1. Production and Prices
2. The Falling Dollar
4. Energy Briefs
It was a volatile week for oil prices. At one point last Friday, oil traded as high as $83.76 a barrel, just shy of the $83.90 reached the previous week. On Thursday oil gained $2.58 a barrel as hedge funds and other speculators entered the market. Oil ended the week only 4 cents higher than the previous Friday’s close.
The oil stocks report on Wednesday showed an unexpected gain of 1.8 million barrels in US crude inventories and gasoline inventories climbed by 600,000 barrels. This exerted downward pressure which was balanced by pressure from the falling dollar which forces oil prices up.
Gasoline prices remain puzzling. Most analysts feel that gasoline should be rising 10 to 15 cents a gallon to keep up with recent jumps in crude prices. Last week, however, oil prices increased by only 0.8 cents.
Many oil analysts are arguing that current $80+ prices are not supported by fundamentals which traditionally have oil dropping at this time of year. Currently there do not seem to be any abnormal geopolitical threats to oil supplies and with much of the hurricane season past, there are still no storms in sight to threaten Gulf oil production.
This leaves the generally tight world supply situation brought about by no increases in production and continued increases in consumption by Asian and oil exporting countries. Although there are fears that a credit crisis induced recession or worse may lie ahead, so far it has not materialized in a form that cuts the demand for oil. There may be new and far more powerful forces affecting the oil market than traditional thinking recognizes.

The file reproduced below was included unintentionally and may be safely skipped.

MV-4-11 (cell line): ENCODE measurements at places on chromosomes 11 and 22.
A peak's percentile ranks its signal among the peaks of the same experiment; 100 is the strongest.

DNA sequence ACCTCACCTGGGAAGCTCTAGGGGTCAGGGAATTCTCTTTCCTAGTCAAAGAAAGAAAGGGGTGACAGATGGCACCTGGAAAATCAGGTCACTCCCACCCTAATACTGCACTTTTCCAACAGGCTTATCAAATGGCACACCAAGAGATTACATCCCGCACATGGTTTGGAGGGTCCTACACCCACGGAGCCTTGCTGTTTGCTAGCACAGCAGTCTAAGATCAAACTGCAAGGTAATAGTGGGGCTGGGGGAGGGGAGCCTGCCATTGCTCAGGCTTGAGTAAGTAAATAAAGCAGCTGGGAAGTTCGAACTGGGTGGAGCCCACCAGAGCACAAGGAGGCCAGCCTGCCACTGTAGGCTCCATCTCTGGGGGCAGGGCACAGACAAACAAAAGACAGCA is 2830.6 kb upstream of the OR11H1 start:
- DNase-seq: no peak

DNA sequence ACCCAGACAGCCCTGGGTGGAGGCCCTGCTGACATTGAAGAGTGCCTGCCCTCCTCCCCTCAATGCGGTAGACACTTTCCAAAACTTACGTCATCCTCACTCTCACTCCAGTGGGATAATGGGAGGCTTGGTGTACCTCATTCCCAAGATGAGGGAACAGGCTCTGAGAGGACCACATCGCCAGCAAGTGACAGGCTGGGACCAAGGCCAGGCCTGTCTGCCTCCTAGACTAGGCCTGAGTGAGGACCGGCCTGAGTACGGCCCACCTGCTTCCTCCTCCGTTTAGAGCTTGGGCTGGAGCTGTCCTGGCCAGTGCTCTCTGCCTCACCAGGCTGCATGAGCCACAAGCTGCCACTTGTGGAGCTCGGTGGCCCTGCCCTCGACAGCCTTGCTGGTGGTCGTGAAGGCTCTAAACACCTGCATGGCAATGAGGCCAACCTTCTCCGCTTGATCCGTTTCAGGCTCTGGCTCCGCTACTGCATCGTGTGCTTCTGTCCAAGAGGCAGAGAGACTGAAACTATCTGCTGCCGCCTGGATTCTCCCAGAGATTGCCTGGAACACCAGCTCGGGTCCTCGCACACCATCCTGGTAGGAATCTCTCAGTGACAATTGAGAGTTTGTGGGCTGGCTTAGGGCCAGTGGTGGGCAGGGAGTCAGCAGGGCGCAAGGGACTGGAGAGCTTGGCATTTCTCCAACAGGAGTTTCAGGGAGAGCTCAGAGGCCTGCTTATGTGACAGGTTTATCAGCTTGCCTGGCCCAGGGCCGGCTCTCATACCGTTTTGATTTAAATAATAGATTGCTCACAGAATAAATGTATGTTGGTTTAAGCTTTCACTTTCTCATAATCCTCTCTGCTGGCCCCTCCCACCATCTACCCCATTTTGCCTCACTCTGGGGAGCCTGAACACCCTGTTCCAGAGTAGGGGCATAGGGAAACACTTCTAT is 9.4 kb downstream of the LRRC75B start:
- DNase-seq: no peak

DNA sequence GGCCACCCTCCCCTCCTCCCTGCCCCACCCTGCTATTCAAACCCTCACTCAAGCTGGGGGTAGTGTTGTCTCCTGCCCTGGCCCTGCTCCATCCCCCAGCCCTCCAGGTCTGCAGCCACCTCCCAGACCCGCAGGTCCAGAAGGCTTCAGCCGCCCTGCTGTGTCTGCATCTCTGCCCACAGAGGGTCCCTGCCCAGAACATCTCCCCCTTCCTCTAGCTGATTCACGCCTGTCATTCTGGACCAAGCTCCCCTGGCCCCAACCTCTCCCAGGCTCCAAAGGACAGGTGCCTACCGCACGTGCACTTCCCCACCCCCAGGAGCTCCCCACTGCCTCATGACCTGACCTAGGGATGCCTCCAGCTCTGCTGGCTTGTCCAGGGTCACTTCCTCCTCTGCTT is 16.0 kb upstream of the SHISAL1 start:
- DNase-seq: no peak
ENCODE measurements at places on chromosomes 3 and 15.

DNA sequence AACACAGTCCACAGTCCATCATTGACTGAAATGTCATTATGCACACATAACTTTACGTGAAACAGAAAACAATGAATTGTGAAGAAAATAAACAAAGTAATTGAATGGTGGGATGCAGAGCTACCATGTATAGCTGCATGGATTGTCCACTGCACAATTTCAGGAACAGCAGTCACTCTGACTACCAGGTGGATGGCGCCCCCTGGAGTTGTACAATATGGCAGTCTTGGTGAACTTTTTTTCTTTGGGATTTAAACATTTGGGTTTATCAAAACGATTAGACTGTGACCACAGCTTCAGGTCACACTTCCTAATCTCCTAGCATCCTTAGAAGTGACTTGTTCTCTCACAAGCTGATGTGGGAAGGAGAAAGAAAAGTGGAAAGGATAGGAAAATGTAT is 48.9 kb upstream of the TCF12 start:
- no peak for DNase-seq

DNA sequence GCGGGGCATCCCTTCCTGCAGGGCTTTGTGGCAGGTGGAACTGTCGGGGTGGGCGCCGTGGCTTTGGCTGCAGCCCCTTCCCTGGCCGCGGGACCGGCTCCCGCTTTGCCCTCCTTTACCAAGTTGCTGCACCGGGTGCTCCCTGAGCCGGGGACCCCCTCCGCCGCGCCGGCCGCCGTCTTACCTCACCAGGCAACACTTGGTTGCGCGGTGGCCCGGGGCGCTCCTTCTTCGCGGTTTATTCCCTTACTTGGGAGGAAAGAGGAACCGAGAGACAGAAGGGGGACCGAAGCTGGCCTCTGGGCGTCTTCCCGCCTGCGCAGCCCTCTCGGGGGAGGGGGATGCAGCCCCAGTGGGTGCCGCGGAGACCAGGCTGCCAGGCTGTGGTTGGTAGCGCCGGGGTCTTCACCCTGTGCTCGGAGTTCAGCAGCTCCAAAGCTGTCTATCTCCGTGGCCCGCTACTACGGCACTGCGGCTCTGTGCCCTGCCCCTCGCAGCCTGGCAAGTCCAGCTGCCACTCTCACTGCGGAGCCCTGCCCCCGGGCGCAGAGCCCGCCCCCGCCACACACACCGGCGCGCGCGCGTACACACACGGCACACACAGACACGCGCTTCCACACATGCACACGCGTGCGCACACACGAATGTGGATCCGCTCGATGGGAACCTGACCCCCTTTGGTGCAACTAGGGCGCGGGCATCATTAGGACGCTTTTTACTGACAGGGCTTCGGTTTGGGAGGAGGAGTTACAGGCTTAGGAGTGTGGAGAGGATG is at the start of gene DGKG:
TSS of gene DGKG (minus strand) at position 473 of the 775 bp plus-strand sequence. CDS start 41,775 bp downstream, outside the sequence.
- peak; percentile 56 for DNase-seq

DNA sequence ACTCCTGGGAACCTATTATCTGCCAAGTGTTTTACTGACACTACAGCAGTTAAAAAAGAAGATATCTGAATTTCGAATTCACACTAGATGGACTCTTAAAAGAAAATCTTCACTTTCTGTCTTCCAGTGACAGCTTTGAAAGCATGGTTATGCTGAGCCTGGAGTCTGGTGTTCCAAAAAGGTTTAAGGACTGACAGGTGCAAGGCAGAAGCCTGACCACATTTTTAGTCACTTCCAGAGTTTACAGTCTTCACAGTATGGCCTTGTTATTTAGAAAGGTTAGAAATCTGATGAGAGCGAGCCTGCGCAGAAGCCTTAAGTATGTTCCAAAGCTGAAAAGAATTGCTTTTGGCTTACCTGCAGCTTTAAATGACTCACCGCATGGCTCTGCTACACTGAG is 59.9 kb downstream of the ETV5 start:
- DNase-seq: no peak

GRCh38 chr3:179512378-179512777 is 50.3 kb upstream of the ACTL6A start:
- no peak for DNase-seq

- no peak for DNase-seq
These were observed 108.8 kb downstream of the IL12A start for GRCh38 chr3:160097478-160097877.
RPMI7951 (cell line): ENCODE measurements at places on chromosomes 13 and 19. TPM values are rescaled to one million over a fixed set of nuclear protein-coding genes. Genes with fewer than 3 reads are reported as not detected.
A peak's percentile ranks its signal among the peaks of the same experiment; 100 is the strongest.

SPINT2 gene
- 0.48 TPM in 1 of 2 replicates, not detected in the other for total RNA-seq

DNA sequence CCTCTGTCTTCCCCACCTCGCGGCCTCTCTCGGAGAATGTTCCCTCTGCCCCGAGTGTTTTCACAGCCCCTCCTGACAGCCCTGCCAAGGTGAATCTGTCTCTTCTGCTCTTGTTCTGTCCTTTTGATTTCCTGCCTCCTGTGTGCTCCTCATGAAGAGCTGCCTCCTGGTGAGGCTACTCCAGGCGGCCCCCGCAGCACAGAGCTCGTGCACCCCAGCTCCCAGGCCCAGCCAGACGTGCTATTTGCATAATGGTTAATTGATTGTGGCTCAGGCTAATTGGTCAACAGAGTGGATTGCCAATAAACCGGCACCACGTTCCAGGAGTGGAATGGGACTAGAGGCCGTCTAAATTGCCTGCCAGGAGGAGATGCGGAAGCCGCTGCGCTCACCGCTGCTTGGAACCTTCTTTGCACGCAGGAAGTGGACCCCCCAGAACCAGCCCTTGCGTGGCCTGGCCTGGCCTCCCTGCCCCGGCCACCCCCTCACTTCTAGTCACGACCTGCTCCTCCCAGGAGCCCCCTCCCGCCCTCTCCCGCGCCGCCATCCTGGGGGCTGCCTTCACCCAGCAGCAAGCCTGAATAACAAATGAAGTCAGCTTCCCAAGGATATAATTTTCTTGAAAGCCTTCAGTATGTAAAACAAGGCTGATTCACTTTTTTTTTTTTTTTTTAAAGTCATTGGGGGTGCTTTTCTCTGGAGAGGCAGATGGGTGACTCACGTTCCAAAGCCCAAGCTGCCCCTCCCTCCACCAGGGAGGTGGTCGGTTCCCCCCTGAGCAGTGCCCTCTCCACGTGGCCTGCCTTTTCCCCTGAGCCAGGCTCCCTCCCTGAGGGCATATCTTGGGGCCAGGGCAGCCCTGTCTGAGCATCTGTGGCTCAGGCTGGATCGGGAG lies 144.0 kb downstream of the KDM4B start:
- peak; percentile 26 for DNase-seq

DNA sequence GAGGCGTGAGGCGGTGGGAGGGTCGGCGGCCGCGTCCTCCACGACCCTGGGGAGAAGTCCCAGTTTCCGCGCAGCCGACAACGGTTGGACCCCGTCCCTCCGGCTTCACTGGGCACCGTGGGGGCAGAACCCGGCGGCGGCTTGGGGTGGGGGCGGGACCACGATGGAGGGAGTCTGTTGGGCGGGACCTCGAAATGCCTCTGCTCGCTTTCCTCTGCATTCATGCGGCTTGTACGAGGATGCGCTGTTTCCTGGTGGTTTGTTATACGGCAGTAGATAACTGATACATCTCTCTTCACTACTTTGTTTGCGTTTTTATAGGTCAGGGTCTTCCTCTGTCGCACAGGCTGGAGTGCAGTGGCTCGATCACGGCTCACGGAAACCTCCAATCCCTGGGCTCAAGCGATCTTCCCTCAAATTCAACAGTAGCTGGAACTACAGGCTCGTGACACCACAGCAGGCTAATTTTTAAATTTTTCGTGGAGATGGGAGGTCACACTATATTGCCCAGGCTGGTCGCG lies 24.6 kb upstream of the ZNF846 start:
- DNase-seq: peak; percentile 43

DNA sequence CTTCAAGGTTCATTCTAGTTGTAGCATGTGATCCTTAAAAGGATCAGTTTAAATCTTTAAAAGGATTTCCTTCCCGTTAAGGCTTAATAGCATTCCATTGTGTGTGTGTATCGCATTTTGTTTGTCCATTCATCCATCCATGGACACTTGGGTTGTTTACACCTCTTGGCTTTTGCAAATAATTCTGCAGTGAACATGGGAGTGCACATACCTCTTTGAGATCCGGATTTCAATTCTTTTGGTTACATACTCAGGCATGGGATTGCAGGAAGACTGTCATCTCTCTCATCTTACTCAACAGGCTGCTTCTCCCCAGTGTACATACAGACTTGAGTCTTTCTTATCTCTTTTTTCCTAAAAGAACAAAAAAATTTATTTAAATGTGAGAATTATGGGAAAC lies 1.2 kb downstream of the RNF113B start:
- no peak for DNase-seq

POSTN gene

The US dollar hit a record low against major currencies and gold reached a 27-year high last Friday. The dollar has now fallen 5 percent against an index of six major currencies since mid-August and the market is saying that the prospects for further rate cuts by the Federal Reserve and further growth outside the US are good.
Some believe the US has decided to abandon the dollar in an effort to prop up economic growth and the stock markets through interest cuts. If this is indeed the case, then the relationship between the dollar and oil is undergoing an unprecedented change. Heretofore, dollars earned by oil producers went largely into US dollar assets or investments. The Gulf oil states alone are estimated to have some $3.5 trillion in dollar reserves.
Observers now believe that proceeds from the current oil boom are no longer going into supporting the US currency to the extent they have in the past. There are simply too many better opportunities to invest in emerging markets or the Euro market. Given the uncertain outlook for equities, many are seeing oil as an investment with little downside risk, which is now receiving funds diverted from other investments.
Taken together, all this suggests that we are witnessing a major change in the forces affecting dollar-denominated oil and that higher oil prices may be ahead.
The state of Venezuelan oil production, of which about 1.4 million b/d is exported to the US, was back in the news last week when OPEC trimmed Venezuela’s production quota from 3.22 to 2.47 million b/d, apparently siding with those who say the founding member's output figures are suspect. Following a two-month oil worker strike in December 2002, thousands of oil workers and managers were fired. Although the government claims that production has been restored to the pre-strike level of 3.2 million b/d, most outside observers hold current production at 2.4 million b/d. Venezuela is now claiming that the quota cut was a mistake and that OPEC has apologized for the error.
PDVSA recently declared an “operational emergency” saying they only had 112 drilling rigs, far short of the 193 needed to maintain or increase production. In a bizarre twist, last week the company announced that they can increase production by 250,000 b/d without additional drilling rigs by “repenetrating” old wells using a method known as “coiled tubing.” The lack of sufficient investment in new production coupled with the recent nationalization of the heavy oil facilities makes it likely that Venezuelan oil production will continue to slip despite the promises of assistance from China, Iran, and Belo Russia.
“The nuclear discussion is beyond reason. People are either for or agin it, and the facts sway them little.”
—Anonymous, in response to the ASPO-6 brouhaha over nuclear energy